For centuries, Western society has propagated several stereotypes of “manly” men. The “average Joe” is the plaid-shirt wearing, blue collar worker with a beer in one hand and the remote control in the other. The “rugged man” likes to rough it in the great outdoors, camping on the weekends and organizing a football league with his neighbors. The “successful business man” rolls up his sleeves and works his way to the top, staying late in the office and bringing his work home on the weekends. With different personalities and preferences, these men all have one thing in common: they fit the stereotype of a traditional male.
In its September 27 issue, Newsweek Magazine ran an article entitled, “Men’s LIB.” Highlighting the various roles that men play in society, the article advocated for the redesign of masculinity at home and work.
Although many men volunteer to do the dishes after dinner, the article claims that the distribution of home life responsibilities is still off balance. According to the article, “The average wife still does roughly double the housework of the average husband: the equivalent of two full workdays of additional chores each week. Even when the man is unemployed, the woman handles a majority of the domestic workload, and it’s the same story with child care. If both parents are working, women spend 400 percent more time with the kids.”
The authors propose a solution to reverse this trend: policy change. Citing international examples such as Sweden and Germany, they suggest that the United States implement policy changes regarding paternity-leave legislation. Referring to the legislation pass in Sweden, the article says, “If a man refuses time at home with the kids, he faces questions from friends, family, and, yes, other guys. Policy changes produced personal changes—and then, slowly but surely, society changes as well.”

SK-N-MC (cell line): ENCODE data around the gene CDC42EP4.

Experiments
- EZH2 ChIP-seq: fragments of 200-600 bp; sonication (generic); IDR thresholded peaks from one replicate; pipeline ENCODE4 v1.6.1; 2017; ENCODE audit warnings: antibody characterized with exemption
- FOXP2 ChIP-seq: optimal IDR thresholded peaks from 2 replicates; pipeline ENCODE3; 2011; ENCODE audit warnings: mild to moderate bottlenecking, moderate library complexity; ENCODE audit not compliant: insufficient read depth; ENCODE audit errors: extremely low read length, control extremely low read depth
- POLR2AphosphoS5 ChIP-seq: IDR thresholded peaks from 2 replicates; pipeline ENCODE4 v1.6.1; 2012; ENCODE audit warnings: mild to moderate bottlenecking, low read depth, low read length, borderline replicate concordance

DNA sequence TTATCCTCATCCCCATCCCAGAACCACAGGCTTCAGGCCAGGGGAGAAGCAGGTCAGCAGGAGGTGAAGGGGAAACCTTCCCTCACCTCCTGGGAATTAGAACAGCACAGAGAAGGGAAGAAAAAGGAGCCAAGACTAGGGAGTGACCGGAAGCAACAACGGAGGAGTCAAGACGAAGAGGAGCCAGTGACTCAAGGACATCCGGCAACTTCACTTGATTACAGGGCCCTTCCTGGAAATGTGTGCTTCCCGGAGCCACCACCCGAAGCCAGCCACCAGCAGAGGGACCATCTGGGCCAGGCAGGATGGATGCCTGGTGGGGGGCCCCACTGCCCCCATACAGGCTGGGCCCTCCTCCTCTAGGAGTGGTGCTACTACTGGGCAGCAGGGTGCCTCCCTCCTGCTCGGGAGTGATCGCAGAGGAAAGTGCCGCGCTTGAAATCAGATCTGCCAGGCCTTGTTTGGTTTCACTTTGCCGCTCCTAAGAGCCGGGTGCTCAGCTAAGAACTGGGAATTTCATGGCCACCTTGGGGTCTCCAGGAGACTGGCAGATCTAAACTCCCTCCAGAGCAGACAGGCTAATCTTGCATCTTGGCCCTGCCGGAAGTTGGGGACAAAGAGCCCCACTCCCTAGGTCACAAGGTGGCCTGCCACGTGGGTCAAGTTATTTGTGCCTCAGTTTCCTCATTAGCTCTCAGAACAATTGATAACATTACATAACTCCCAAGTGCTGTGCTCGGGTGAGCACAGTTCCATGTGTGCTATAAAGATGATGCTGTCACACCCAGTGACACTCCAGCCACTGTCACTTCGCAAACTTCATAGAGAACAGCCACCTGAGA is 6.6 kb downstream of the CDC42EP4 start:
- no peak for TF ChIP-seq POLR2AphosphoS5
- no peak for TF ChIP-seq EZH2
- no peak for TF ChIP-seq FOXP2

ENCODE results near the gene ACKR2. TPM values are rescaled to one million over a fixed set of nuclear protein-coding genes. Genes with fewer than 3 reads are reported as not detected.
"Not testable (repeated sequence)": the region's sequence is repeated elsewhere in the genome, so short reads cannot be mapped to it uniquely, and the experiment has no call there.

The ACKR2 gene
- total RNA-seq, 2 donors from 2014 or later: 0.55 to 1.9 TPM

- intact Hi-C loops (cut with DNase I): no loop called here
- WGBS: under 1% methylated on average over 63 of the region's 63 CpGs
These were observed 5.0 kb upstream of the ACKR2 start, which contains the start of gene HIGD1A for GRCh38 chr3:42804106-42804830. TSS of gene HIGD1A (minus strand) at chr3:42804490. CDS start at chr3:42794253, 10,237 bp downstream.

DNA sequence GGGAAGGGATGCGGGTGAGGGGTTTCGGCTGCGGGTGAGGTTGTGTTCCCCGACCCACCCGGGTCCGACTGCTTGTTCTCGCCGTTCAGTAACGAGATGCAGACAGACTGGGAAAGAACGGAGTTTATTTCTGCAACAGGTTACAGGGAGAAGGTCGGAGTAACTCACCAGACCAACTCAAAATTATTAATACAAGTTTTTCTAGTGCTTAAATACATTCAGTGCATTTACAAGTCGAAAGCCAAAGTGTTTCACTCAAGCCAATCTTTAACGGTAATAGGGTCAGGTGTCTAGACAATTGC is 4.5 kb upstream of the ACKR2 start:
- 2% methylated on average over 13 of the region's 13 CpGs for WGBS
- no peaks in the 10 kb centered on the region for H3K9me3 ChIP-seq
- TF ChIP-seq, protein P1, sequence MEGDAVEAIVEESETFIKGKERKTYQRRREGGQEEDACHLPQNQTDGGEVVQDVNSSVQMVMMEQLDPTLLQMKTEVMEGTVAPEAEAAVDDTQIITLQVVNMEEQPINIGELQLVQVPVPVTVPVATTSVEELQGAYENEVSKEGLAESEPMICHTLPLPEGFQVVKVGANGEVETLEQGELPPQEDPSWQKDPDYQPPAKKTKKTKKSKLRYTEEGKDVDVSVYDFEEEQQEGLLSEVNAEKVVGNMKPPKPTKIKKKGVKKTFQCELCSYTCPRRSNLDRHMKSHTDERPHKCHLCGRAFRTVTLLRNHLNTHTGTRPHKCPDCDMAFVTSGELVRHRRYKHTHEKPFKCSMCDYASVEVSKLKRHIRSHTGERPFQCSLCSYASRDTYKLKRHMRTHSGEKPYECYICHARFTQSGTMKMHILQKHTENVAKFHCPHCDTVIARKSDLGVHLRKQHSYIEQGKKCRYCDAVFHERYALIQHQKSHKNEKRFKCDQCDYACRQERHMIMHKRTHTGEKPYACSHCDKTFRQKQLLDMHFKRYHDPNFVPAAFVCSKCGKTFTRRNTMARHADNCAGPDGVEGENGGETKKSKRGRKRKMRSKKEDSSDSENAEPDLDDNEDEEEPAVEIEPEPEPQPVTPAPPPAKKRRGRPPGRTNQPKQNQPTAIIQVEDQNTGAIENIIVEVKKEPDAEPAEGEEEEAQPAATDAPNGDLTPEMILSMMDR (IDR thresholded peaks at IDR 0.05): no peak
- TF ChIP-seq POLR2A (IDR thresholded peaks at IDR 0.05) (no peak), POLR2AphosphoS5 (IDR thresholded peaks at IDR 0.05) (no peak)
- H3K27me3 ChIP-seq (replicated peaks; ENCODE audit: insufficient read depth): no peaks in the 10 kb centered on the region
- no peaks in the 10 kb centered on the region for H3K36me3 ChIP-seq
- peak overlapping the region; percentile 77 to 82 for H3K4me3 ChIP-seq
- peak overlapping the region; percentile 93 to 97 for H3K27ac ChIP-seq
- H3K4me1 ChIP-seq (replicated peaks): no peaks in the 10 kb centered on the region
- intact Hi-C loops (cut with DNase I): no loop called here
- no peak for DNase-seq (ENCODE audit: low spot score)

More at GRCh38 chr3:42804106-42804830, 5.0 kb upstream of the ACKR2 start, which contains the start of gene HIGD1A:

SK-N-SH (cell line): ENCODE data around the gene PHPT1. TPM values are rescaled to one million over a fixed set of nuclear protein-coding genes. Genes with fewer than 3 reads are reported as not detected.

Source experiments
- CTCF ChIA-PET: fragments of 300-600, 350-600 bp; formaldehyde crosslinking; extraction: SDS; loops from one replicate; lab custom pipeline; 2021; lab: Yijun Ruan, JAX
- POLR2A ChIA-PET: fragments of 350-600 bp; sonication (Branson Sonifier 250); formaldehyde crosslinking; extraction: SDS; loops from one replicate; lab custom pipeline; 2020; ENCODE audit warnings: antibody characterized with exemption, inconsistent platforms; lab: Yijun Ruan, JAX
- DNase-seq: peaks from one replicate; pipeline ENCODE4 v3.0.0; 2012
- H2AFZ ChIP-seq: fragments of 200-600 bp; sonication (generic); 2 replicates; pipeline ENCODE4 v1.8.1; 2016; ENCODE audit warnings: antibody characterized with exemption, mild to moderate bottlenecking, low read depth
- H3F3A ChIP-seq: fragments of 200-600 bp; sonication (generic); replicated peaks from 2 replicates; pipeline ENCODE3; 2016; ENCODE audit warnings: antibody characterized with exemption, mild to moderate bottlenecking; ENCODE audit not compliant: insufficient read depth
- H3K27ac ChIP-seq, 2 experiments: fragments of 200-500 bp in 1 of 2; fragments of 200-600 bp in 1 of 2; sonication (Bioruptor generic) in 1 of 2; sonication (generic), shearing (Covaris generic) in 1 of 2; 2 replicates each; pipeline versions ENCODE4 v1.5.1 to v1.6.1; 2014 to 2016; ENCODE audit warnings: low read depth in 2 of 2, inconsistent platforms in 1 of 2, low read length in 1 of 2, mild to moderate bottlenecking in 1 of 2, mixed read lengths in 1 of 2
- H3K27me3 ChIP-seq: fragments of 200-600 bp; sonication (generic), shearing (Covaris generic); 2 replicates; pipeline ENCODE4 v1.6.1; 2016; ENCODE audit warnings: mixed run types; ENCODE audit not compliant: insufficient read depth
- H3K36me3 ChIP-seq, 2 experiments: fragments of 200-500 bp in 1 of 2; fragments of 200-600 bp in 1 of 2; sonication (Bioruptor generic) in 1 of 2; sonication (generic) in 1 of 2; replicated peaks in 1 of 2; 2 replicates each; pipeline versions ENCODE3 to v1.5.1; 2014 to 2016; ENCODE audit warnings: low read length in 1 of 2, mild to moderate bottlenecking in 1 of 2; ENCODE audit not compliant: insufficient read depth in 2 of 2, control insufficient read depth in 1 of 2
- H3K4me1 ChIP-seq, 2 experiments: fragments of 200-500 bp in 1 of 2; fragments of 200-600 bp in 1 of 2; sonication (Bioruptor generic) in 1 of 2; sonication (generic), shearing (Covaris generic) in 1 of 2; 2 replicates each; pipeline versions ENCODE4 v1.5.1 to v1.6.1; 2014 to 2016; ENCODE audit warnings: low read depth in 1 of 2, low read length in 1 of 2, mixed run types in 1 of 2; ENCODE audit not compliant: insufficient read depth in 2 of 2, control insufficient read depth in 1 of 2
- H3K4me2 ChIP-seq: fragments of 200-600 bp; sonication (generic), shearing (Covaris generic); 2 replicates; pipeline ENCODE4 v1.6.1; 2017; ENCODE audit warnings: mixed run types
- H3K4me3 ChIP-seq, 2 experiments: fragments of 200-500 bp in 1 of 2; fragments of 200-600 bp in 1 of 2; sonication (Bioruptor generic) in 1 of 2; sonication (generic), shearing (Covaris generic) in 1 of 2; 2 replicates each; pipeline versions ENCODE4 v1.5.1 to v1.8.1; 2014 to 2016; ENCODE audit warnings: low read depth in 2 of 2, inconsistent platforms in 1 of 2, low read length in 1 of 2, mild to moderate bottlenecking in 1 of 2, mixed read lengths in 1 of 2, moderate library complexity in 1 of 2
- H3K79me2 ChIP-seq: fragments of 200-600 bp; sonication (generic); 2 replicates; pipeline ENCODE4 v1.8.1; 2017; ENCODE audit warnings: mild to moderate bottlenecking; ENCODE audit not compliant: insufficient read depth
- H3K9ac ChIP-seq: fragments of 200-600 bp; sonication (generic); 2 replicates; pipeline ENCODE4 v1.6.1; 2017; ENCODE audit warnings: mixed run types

The battle of redesigning masculinity doesn’t just take place within the home, but throughout the workforce. For decades, men have flocked to typically-male jobs. However, the job titles that are expected to grow the most in the next few years, such as teachers and nurses, are mostly dominated by women. As the articles states, “The coming employment gap represents a huge opportunity for working class guys—and for the families they’re struggling to support. The problem is that men, unlike many women, still feel limited to a narrow range of acceptable masculine roles—a range that hasn’t kept pace with the changing employment landscape.”
The authors advocate for the redesigning of masculinity as matter of necessity. As society has altered and progressed over the years, the image of the typical male should have too, but it didn’t. The female icon has transitioned from June Cleaver to Hilary Clinton, whereas the male image has remained at Archie Bunker.
The article concludes, “Ultimately, the New Macho boils down to a simple principle in a changing world, men should do whatever it takes to contribute their fair share at home and at work, and schools, policy-makers, and employers should do whatever they can to help them. After all, what’s more masculine: being a strong, silent, unemployed absentee father, or actually fulfilling your half of the bargain as a breadwinner and a dad?”
To read the full article, click here.
The Men’s Divorce Law Firm strongly believes and supports the continuing evolution of the role of men both in their domestic and career capacities.